Galloping through history
Dolores rail-bus is a star at annual Railfest
DURANGO — It was easy to imagine that the Galloping Goose No. 5 was smiling as it proudly took passengers for a tour up the Durango & Silverton Narrow Gauge Railroad during last week’s Rail Fest.
The unique rail-bus has endured a sad history of abandonment and neglect, first by the Rio Grande Southern when it cancelled its service in 1952, and for decades afterward when it was left to rust in a Dolores park.
The Dolores Rotary Club had the foresight to save it from the scrap yard, buying it out of receivership for $250 in 1952. Then in 1987, the Galloping Goose Historical Society of Dolores took over the mission.
The Goose #5 was reborn in 1998, thanks to a dedicated contingent of volunteers, mechanics, machinists, and train enthusiasts who have carefully restored this interesting piece of railroad history back to its former glory.
With no rail left in Dolores, the Goose — one of six “Geese” still around — has since been delivered every year by flatbed truck to the Durango line, and also to the Cumbres-Toltec Scenic railroad in New Mexico, to stretch its legs and show off.
Last Friday, Larry Spencer, a Goose society volunteer, motorman and mechanic, got the go-ahead from train depot officials for a 9:30 a.m. departure, and the No. 5 rolled out of the station with 20 eager and smiling passengers on board heading for Cascade.
Running the gauntlet of side streets, alleys, and railroad crossings in downtown Durango, Spencer blew the Goose horn consistently, an appropriate “honking” sound.
“Traffic doesn’t recognize us as much as they do the locomotives,” he told the pilot, a D&SNGRR engineer along for the ride. Neither do some tourists, and there were plenty of quizzical looks and a few smirks as the Goose rolled past.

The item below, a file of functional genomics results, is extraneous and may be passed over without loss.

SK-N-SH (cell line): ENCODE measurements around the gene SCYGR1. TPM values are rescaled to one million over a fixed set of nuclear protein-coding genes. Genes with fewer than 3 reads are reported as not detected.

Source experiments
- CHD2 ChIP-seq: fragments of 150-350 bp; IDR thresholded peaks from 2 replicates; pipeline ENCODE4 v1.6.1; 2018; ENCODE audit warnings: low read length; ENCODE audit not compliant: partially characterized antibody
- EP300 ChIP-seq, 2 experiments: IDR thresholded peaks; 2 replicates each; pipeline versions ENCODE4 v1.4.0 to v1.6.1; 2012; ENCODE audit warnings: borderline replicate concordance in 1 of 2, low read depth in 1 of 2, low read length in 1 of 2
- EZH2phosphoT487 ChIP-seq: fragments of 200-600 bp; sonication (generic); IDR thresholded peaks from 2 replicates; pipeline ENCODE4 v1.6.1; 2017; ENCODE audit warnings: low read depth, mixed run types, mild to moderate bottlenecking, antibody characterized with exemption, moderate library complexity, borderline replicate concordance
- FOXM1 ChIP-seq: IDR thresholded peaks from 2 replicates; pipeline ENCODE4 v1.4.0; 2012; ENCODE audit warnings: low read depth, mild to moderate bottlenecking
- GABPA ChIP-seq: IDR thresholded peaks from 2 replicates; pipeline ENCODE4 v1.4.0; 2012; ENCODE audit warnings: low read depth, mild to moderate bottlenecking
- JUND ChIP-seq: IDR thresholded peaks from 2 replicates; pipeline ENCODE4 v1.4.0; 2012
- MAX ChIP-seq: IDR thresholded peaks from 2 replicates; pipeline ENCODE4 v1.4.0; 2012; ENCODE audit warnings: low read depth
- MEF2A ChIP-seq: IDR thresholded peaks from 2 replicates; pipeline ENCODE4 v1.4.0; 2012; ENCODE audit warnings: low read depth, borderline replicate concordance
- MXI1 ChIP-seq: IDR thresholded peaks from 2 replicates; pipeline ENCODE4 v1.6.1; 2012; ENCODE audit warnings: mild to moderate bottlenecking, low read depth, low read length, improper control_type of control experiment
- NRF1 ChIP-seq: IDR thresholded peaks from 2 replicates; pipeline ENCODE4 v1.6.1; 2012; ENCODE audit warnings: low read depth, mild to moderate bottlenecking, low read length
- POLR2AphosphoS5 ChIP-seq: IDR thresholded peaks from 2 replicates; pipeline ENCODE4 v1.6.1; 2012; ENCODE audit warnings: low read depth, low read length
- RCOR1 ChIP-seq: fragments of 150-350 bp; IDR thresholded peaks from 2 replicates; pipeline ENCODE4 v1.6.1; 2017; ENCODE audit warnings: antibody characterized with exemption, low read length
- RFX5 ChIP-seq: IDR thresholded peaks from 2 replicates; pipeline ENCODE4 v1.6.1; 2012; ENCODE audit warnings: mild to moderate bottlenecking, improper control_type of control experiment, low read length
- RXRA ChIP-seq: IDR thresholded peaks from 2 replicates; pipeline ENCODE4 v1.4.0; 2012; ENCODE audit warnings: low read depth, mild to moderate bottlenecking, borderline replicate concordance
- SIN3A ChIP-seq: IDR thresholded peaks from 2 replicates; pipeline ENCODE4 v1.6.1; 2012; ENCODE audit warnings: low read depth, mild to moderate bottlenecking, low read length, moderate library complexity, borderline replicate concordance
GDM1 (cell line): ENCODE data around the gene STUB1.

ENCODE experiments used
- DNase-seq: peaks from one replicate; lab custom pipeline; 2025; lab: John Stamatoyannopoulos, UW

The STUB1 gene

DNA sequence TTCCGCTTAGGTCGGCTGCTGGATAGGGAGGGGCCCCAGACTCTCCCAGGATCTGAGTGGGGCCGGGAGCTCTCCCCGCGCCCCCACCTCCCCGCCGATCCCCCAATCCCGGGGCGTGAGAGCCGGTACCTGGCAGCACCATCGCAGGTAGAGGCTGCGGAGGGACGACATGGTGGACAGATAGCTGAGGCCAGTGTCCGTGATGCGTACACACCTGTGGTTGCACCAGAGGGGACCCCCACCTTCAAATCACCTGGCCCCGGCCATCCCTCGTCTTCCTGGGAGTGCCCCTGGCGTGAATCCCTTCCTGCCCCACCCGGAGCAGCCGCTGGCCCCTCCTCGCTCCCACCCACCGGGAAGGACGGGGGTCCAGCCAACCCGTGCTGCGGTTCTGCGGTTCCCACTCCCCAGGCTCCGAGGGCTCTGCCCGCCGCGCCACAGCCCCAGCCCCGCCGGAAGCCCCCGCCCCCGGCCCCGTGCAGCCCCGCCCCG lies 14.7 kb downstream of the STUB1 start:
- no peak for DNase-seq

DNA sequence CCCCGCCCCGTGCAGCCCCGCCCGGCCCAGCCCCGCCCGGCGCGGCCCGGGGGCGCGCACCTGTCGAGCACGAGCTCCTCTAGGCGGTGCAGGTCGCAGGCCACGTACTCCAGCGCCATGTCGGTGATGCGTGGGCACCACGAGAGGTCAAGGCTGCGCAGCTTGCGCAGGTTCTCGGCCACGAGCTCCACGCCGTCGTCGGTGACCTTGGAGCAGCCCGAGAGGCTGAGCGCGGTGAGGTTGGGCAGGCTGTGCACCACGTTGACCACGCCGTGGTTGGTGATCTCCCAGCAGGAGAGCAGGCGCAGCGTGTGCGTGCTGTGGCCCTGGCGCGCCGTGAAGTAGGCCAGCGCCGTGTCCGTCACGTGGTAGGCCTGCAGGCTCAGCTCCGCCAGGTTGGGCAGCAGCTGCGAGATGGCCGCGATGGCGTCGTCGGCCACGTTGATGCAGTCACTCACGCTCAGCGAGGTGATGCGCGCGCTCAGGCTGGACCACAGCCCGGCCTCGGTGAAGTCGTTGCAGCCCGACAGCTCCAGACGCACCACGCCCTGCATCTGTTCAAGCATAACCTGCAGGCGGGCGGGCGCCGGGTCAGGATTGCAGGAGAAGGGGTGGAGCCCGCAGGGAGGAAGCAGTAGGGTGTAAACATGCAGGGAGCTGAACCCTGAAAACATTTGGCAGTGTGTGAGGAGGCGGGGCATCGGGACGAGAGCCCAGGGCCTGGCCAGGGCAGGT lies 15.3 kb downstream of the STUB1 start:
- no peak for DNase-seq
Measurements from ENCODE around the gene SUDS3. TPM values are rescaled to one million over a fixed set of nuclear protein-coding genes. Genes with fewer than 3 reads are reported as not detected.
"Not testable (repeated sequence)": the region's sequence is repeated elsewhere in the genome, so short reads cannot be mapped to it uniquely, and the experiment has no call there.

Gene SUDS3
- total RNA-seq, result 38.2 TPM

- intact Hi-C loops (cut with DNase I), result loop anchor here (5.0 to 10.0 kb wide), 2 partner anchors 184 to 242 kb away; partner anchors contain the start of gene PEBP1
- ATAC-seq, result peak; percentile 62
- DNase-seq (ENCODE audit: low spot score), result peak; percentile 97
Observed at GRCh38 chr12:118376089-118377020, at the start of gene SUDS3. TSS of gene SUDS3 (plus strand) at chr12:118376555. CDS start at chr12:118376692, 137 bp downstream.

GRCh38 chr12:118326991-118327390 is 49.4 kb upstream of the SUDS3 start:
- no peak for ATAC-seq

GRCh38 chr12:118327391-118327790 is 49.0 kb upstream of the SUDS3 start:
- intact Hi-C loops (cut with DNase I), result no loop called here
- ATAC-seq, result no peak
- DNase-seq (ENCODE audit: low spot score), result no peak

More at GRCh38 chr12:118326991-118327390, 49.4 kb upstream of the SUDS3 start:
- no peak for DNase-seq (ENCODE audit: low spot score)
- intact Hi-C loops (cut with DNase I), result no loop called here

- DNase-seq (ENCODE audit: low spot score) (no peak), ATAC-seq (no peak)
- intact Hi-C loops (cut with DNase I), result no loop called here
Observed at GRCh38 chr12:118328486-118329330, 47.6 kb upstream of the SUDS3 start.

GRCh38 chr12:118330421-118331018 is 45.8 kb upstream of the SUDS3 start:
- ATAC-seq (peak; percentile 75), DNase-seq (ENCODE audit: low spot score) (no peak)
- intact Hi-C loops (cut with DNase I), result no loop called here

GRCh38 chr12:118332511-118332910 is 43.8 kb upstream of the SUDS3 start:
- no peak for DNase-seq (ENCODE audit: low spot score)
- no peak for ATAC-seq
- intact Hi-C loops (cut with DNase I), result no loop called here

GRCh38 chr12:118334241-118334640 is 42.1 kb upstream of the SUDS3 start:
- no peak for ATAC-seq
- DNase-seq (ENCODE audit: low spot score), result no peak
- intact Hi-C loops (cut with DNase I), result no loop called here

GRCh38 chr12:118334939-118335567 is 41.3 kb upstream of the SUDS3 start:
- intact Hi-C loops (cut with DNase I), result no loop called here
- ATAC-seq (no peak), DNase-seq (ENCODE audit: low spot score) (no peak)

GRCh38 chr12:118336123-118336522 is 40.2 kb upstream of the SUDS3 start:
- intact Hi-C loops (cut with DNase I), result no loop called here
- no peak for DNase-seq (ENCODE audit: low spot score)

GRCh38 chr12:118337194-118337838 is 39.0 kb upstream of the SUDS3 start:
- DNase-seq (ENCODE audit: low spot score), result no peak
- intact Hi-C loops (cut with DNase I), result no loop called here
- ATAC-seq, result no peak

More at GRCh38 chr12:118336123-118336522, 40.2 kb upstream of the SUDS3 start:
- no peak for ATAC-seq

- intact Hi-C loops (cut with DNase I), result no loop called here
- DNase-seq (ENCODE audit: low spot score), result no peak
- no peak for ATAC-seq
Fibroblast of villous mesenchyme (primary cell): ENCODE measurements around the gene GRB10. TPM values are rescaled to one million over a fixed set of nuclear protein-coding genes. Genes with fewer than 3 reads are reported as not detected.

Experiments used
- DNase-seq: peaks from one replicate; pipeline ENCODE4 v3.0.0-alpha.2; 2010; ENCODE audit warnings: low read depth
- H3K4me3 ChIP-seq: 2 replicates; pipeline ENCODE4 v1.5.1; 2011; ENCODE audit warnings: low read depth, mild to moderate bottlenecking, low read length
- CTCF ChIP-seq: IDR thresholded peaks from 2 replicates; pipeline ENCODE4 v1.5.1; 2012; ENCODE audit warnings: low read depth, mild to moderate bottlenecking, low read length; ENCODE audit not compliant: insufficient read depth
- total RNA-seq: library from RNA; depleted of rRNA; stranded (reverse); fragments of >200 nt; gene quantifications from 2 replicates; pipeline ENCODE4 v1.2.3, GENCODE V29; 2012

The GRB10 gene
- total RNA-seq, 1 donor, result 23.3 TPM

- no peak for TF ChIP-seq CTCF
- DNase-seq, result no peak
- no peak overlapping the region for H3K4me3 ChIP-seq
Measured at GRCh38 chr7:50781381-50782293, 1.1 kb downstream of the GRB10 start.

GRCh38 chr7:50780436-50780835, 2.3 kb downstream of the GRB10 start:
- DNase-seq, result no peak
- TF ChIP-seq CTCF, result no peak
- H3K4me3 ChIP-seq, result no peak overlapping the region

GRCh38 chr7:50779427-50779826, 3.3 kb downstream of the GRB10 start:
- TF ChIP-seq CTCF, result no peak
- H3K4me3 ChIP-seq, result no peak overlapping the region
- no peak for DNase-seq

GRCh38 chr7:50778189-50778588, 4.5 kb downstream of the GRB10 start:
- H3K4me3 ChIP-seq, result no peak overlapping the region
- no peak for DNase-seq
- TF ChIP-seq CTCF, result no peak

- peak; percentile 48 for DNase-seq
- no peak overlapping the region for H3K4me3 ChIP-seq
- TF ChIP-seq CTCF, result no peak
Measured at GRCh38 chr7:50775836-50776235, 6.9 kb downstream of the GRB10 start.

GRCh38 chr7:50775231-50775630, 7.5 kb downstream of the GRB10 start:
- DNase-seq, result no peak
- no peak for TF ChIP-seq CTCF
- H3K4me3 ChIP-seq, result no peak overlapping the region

The Galloping Goose cleans up nice, and has a slightly cumbersome and quaint demeanor to it. The odd rail-bus design can carry 27 passengers on benches, with ample open-air viewing on either side. A straight-six 1947 GMC gasoline engine hums in perfect timing, with no slack.
“Where’s the steering wheel?” joked Kai Tworoger, visiting from Miami Beach. His grandpa Tom stepped off to take a call, explaining he’s on the “train,” and was quickly corrected. “It’s the Galloping Goose, not a train. Get it right, Grandpa!”
With Durango behind it, the Goose smoothly powered up Shalona Hill, without overheating or hitching even once. It was made for this, Spencer explained.
After the silver-mine crash of the 1890s, the advent of truck traffic, and the Crash of 1929, the Rio Grande Southern Railroad faltered economically, struggling to keep up maintenance on key rail-line infrastructure, like bridges.